Later, as a mom to a brown son who was interested in dance but not in being bullied for it, I looked for ways to tend that flame. When the Alvin Ailey Dance Company came to town, I saw my chance. He saw handsome strong brown and black men dancing in a way he’d never seen before. His posture was magnificent for almost two weeks!
When my Dad got sick, he had to live in a nursing home. It was a terribly difficult time for me, but it was devastating for him. Luckily, he lived in a place with wonderful staff members who planned interesting activities for every single day of the year. The activity directors were a teacher’s dream; they presented a different theme each month, and planned all sorts of real and virtual activities. When it was France’s month, the residents got to take a virtual tour of the Louvre. (This, admittedly, wasn’t really my blue-collar Dad’s style; but the point is that it was a meaningful experience for many other people.)
Museums are unique among cultural experiences in that they teach us about human history. Immigrants who visit the Tenement Museum understand that they’re not alone. People who visit open-air museums like the Pink Palace Crafts Fair or even Colonial Williamsburg learn how things were made in the past—by hand. When visitors go to the National Civil Rights Museum or the United States Holocaust Museum, they understand a bit of what people endured.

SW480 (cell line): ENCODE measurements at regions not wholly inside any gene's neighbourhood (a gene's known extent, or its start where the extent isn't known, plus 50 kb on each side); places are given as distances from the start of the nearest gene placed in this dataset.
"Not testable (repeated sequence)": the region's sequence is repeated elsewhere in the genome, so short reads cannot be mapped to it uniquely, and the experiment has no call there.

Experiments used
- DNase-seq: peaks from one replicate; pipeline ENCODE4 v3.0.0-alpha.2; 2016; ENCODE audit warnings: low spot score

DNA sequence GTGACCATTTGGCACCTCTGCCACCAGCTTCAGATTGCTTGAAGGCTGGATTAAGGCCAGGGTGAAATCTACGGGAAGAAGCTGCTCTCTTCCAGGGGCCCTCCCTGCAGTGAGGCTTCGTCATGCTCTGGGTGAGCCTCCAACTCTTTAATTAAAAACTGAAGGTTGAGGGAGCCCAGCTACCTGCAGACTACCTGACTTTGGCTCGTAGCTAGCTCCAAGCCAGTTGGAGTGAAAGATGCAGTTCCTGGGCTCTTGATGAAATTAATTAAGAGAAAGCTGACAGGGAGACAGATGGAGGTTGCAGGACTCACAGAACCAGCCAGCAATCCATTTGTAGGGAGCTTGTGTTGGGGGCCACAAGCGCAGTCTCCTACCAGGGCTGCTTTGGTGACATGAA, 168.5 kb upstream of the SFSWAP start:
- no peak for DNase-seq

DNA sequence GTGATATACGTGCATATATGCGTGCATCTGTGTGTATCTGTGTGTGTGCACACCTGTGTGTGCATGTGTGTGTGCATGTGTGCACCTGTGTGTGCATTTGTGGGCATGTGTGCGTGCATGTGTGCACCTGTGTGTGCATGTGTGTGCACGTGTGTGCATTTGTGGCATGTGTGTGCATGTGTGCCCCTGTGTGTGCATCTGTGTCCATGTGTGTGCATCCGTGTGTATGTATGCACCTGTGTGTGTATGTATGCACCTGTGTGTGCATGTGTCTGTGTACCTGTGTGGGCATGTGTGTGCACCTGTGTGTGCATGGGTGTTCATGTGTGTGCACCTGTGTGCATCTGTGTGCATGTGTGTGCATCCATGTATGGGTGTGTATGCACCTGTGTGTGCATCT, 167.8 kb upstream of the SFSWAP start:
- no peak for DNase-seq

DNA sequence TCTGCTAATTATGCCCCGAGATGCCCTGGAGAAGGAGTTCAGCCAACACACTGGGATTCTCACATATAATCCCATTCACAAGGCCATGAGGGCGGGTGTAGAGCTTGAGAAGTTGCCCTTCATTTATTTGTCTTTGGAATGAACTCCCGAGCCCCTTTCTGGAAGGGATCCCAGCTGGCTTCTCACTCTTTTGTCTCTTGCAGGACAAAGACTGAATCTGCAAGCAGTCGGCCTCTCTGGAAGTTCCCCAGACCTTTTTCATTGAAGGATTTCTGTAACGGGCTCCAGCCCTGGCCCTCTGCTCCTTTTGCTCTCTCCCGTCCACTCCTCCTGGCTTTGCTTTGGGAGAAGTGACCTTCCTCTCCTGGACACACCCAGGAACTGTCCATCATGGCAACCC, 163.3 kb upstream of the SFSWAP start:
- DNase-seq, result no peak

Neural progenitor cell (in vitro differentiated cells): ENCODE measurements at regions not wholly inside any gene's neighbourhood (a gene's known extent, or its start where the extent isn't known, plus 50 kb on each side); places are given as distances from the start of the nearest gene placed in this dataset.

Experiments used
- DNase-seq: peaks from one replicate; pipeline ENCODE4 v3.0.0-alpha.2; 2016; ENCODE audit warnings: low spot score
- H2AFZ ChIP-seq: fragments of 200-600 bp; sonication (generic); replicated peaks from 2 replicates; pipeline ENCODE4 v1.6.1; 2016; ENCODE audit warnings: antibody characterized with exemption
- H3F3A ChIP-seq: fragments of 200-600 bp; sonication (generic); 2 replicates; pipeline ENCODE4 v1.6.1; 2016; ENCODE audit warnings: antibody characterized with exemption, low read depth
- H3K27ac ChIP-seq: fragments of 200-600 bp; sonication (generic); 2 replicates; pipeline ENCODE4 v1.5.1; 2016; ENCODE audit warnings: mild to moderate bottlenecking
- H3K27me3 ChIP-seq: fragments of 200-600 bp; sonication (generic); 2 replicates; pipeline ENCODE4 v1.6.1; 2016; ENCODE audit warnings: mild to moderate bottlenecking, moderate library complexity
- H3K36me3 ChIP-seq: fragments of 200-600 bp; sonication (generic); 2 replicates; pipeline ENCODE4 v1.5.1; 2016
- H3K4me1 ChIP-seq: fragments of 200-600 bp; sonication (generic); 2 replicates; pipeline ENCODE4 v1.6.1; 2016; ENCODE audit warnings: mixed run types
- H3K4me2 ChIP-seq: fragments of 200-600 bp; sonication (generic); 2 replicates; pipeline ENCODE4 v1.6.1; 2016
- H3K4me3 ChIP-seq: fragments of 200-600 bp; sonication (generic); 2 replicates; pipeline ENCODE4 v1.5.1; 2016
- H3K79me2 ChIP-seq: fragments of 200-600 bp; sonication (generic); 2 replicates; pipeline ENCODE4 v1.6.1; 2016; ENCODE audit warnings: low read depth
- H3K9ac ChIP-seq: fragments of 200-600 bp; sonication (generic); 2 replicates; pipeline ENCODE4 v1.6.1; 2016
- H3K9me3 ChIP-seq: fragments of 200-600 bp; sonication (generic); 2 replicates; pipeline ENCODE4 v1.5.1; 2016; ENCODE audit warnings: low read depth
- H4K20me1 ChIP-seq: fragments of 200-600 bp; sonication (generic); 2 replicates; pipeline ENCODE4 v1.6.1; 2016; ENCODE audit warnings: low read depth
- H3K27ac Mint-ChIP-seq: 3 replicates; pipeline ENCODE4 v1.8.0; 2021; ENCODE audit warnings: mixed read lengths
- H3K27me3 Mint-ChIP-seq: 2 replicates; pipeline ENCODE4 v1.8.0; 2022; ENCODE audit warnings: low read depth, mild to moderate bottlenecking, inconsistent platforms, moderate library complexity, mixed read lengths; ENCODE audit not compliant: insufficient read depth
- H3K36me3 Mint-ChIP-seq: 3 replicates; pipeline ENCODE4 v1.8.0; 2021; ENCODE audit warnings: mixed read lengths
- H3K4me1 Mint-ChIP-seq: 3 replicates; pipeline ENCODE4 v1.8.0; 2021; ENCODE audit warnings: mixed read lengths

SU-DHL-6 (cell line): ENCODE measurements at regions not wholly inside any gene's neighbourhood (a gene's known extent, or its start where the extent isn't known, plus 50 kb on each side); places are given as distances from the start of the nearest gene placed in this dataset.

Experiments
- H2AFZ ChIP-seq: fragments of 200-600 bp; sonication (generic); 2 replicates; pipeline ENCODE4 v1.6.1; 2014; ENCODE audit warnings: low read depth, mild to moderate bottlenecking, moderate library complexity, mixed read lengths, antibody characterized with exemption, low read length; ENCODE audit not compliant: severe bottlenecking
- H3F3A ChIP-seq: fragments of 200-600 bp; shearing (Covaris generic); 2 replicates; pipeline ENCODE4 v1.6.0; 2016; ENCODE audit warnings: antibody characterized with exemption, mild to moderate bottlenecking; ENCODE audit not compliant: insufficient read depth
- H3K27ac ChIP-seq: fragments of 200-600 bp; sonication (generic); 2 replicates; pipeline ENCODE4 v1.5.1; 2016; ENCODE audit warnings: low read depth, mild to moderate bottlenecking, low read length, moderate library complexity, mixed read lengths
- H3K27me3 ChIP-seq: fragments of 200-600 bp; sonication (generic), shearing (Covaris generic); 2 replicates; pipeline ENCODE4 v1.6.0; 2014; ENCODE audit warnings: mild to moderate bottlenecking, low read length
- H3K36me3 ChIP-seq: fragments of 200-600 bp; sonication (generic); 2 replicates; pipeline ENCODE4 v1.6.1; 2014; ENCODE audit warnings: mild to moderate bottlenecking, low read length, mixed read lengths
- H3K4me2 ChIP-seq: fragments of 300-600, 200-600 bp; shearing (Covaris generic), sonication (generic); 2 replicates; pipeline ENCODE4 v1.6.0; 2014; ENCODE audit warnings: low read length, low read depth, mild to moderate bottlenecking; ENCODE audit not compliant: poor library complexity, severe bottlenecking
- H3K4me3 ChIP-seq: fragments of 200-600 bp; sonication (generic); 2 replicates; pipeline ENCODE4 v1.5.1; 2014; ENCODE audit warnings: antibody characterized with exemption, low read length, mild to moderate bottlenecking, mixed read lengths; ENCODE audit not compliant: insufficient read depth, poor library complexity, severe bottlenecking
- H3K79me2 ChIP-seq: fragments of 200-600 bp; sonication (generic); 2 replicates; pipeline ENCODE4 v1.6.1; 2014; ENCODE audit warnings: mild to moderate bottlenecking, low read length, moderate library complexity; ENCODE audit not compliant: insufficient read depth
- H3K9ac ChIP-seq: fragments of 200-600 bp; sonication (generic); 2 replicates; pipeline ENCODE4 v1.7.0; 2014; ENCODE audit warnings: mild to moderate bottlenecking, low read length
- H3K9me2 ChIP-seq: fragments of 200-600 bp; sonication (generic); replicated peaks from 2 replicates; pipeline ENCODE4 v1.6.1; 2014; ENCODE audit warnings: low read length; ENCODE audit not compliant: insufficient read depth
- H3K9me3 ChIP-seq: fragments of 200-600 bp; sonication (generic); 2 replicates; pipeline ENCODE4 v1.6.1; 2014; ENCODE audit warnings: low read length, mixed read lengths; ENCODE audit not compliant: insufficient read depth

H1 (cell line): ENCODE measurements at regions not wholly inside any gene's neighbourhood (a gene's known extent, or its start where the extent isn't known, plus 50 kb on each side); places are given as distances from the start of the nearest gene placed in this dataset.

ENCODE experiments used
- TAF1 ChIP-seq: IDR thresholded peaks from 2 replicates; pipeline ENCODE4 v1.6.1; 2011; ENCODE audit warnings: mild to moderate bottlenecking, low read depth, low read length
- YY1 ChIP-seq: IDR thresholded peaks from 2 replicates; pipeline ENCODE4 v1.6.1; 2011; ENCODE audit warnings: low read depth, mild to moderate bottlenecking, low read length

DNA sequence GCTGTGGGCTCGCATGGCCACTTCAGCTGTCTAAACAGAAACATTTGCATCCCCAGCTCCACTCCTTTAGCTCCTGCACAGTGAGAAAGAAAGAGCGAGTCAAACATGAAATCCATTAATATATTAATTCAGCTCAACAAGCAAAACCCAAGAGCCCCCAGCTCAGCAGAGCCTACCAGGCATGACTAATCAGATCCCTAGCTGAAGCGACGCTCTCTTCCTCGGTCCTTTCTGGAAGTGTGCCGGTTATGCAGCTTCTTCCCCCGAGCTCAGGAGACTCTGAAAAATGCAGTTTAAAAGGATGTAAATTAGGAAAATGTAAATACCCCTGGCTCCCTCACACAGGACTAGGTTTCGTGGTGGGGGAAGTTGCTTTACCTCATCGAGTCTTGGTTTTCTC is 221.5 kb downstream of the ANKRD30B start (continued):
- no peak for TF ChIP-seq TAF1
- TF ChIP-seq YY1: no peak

Museums bring us great joy, allow us to wonder, and fuel our ambitions. I’ve seen children’s eyes light up when they figure out how something works at a children’s museum. (The Anchorage Museum has an amazing children’s section that spans two floors.) And if you’ve never been around an entire class of 6th graders at Space Camp in Huntsville, Alabama, you have missed the delight of seeing a young girl realize that she could really truly be an astronaut like Dr. Mae Jemison. Does anyone ever go to the Field Museum and not have a Jethro-in-the-big-city moment upon seeing the T-Rex skeleton?
I’ve spent an hour staring at the intricacy of the border surrounding George Seurat’s Sunday in the Park with George in the Art Institute of Chicago, and I’ve marveled at the beauty and strength that Diego Rivera was able to paint in his large Mexico City murals. Seeing so many Van Gogh paintings in one place was a highlight of my last trip to Europe. (I know the Dutch Masters are more high brow, but Van Gogh’s paintings, especially some of the darker, starker works, appeal to me much more.) I’ve also been absolutely mesmerized by both Georgia O’Keeffe’s clean-lined cityscapes and her intricate floral paintings.
For me, the reason tax dollars should pay museum salaries is a simple one: museums enhance our quality of life. Whether they inspire us, cause us to reflect, make us laugh, or light the spark of lifelong learning, museums cannot be replaced. If museums are not good investments in a country’s population, I can’t imagine what would be.
Deanna Stark can be contacted at dmstark(at)memphis.edu